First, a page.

I had the pleasure of attending a series of briefings on global aging hosted by AARP International, in cooperation with the office of the UN Focal Point on Ageing – Department of Economic and Social Affairs (UNDESA), at the United Nations in New York City last week. The theme of the briefings, “Sustainable Lives, Sustainable World, Sustainable Goals,” featured speakers Ambassador Kamau (Permanent Representative Republic of Kenya and Co-Chair Post 2015 Development), Magdy Martínez-Solimán (Assistant Secretary-General, Assistant Administrator and Director, Bureau for Policy and Programme Support, United Nations Development Programme) and Jeannine English (AARP President), amongst many other dignitaries.

Deb Whitman (Executive Vice President for Policy, Strategy, and International Affairs), Ambassador Kamau and Mr. Martínez-Solimán kicked off Day 1 discussions, focusing on the challenges of unprecedented global population growth coupled with rapid worldwide aging. The gauntlet was extended to UN Member States to address these issues through sustainable policy development designed to “leave no one behind.”

Myrna Blyth (Senior Vice President and Editorial Director, AARP) moderated a panel discussion with Melanne Verveer (Executive Director, Institute for Women, Peace and Security at Georgetown University) and Lloyd Russell-Boyle (Deputy Organising Partner, UN Major Group Children and Youth) which touched on the post-2015 development agenda stemming from the conclusion of the Millennium Development Goals (MDG) at the end of this year. Adopted in September 2000, the UN Millennium Declaration (commonly referred to as the Millennium Development Goals), saw the largest gathering of world leaders committing to a series of eight time-bound targets culminating at the end of 2015. The post-2015 agenda was discussed including an ambitious, long-term plan to improve people’s lives and protect the planet for future generations. Issues expected to be included in the agenda include ending poverty and hunger, improving health and education, making cities more sustainable, combating climate change, and protecting oceans and forests.

AARP blog pic #2Numerous statistics were shared during the briefings (which made me want to immediately contribute to my 401k). Of particular concern: women are more likely to live longer than men, but they are also more likely to live out their years in poor health, poverty and to experience violence, abuse and discrimination. In addition:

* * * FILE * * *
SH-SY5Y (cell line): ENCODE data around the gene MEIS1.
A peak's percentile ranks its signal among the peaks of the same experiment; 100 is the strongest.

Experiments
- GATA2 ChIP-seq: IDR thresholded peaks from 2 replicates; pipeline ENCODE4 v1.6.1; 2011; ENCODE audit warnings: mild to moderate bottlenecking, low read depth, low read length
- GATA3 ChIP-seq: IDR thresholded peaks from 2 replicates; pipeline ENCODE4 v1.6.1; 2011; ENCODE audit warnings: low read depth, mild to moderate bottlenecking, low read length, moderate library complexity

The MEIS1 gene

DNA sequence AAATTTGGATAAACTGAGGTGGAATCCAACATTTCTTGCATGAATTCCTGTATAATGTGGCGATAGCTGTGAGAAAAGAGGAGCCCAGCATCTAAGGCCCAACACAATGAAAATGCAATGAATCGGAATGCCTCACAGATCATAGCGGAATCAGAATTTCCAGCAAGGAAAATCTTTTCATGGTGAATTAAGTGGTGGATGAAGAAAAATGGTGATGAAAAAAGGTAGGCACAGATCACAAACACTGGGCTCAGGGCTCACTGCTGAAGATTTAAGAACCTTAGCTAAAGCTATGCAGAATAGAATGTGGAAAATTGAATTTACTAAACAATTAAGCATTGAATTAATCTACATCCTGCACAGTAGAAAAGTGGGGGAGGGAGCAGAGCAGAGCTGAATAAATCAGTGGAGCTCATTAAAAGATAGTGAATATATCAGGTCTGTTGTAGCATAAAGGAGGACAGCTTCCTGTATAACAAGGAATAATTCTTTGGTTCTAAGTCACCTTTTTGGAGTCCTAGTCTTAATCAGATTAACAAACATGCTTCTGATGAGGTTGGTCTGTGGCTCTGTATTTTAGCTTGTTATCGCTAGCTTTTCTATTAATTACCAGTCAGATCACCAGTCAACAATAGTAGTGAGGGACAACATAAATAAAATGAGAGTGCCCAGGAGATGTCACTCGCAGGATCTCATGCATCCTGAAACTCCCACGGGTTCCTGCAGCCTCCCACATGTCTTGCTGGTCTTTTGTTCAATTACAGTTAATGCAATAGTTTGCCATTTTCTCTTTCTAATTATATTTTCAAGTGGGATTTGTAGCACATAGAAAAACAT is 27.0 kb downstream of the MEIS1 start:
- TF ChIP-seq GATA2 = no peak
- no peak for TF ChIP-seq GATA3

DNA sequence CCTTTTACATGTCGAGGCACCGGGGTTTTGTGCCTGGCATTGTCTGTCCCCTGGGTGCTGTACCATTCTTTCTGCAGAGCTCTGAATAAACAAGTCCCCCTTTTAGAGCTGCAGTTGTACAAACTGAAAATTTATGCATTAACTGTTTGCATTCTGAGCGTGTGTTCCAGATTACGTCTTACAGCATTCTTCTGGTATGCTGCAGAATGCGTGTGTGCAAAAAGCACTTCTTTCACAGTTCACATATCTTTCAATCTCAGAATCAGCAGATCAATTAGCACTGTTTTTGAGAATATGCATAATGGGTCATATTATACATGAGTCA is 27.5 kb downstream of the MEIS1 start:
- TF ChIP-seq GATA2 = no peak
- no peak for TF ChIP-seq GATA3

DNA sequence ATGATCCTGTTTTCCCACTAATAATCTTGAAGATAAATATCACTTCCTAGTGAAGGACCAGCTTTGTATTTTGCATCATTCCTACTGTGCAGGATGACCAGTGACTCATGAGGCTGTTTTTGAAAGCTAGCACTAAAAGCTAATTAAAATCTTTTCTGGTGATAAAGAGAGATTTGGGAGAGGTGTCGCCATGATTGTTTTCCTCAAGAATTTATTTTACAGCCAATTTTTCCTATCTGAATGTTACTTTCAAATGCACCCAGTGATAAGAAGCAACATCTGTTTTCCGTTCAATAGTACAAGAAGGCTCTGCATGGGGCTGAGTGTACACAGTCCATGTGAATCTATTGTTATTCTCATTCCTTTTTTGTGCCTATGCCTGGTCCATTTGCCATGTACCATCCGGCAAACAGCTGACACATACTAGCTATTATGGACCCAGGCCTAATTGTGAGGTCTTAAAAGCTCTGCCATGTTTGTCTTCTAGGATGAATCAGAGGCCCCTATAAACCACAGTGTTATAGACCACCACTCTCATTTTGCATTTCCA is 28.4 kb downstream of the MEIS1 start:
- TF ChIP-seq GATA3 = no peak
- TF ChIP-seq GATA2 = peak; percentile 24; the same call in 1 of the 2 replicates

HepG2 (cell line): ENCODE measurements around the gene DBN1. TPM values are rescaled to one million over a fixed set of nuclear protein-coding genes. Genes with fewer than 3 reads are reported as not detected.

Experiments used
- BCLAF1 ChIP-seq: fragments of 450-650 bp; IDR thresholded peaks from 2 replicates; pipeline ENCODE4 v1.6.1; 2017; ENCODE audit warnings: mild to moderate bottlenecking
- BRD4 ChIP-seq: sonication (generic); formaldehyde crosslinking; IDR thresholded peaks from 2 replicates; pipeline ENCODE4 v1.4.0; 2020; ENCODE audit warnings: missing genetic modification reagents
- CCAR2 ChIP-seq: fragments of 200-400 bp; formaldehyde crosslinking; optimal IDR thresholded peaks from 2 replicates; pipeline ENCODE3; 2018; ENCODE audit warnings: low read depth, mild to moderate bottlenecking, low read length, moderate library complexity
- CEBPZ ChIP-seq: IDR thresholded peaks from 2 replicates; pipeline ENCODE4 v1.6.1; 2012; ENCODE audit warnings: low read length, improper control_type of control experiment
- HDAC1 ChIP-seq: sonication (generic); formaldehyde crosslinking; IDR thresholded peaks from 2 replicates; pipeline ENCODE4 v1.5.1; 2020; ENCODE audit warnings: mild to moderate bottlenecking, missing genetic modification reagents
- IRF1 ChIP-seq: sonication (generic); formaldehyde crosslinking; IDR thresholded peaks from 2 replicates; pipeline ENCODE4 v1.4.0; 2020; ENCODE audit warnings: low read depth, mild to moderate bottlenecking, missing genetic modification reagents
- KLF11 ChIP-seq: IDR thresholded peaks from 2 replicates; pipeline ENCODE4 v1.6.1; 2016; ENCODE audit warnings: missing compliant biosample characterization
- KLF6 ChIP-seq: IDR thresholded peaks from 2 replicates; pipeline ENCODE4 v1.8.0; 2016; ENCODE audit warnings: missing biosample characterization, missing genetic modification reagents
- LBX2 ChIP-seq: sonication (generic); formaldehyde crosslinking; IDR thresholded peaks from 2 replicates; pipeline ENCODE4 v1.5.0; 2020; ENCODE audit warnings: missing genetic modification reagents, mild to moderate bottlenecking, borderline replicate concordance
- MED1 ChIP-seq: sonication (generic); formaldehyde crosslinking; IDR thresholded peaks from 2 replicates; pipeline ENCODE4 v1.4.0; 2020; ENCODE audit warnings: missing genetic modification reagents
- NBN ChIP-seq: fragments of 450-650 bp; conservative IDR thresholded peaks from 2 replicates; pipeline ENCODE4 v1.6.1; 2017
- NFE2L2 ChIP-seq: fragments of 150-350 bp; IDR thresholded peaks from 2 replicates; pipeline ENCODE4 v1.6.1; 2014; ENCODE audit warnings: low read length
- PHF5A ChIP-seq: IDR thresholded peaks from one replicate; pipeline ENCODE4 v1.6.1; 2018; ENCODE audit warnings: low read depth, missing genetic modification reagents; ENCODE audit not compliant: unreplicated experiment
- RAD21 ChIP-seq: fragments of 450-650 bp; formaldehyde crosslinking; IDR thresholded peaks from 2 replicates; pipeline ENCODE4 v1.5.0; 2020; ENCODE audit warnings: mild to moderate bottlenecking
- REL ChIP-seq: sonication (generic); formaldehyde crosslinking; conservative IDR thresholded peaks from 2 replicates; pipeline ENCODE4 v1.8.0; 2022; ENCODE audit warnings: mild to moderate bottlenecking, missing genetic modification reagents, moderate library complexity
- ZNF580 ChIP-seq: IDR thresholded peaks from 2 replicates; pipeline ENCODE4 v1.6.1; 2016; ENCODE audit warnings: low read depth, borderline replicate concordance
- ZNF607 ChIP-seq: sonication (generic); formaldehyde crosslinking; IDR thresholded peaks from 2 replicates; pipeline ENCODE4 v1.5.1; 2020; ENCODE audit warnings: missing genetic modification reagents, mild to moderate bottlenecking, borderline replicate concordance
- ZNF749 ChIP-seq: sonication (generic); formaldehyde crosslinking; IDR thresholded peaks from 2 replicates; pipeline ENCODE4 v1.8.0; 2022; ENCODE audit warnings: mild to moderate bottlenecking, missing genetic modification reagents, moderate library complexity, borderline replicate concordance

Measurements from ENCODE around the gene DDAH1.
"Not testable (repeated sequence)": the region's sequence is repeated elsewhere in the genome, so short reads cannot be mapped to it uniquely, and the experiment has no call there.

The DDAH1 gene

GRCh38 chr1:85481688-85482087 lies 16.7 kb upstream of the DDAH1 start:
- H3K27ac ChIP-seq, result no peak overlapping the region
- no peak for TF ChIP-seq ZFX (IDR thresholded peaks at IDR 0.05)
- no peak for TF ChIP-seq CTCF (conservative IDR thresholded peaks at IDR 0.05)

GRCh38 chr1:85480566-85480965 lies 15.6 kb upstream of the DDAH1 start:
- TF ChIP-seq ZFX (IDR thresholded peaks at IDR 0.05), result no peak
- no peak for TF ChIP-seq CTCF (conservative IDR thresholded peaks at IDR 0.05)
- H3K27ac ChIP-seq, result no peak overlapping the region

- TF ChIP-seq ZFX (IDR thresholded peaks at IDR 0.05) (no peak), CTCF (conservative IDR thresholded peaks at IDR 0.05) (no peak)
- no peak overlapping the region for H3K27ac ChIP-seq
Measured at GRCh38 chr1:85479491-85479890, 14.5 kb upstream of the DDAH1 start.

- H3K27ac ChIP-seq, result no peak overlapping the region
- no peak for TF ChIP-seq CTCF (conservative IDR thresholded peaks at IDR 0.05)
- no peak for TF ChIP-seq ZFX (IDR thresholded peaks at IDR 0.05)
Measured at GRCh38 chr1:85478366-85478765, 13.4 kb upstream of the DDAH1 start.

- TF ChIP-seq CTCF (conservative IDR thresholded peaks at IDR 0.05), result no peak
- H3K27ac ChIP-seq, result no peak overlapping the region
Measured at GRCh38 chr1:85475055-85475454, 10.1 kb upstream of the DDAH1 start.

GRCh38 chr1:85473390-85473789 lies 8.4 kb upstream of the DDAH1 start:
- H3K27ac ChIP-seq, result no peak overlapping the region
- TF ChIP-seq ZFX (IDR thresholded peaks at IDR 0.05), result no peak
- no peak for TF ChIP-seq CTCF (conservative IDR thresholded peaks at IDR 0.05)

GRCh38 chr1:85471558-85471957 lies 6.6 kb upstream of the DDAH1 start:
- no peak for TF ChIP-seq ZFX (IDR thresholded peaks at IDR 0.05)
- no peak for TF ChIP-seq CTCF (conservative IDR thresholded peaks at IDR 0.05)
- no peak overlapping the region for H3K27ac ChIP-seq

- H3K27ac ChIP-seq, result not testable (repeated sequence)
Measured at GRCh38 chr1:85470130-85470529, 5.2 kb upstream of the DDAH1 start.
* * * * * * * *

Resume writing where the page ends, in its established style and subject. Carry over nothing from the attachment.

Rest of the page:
• Two people celebrate their sixtieth birthday every second (almost 58 million sixtieth birthday annually).
  • By 2020, for the first time in history, people aged 60+ will outnumber children younger than 5 years.
  • By 2050, the world’s population aged 60 years and older is expected to total 2 billion (21% of the population), up from 841 million today.

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Rosemary Lane (Senior Social Affairs Officer – UN Department of Economic and Social Affairs) and Jeannine English (President, AARP) kicked off the second day of briefings which was focused on data collection or more precisely, the lack thereof when it comes to older persons. Jean Pierre Gonnot (Chief, Social Integration Branch, UN Department of Economic and Social Affairs) moderated a panel with Toby Porter (Chief Executive – HelpAge International) and Francesca Perucci (Chief, Statistical Services Branch, UN Department of Economic and Social Affairs). The US perspective was offered by Kathy Greenlee (Assistant Secretary for Aging, US Department of Health and Human Services). In order to proactively establish policy goals and then chart progress against targets, the panel (and other speakers) certainly sold the need for disaggregated population data. Josh Collett (Vice President, International Affairs, AARP) closed the briefings on a positive note with “much done, much to do.”

AARP - UN Briefing Series on Global Aging

(1-tor) Francesca Perucci, Jean Pierre Gonnot and Toby Porter discussing the need for data on older persons.

Although there were certainly a lot of challenging statistics and issues discussed, I was encouraged by the brilliant minds in the room fighting to overcome the many cultural barriers that marginalize the contributions of older people across the world. Thank you to Holly Schulz (Editorial Manager, AARP International Affairs) for including me in the briefings!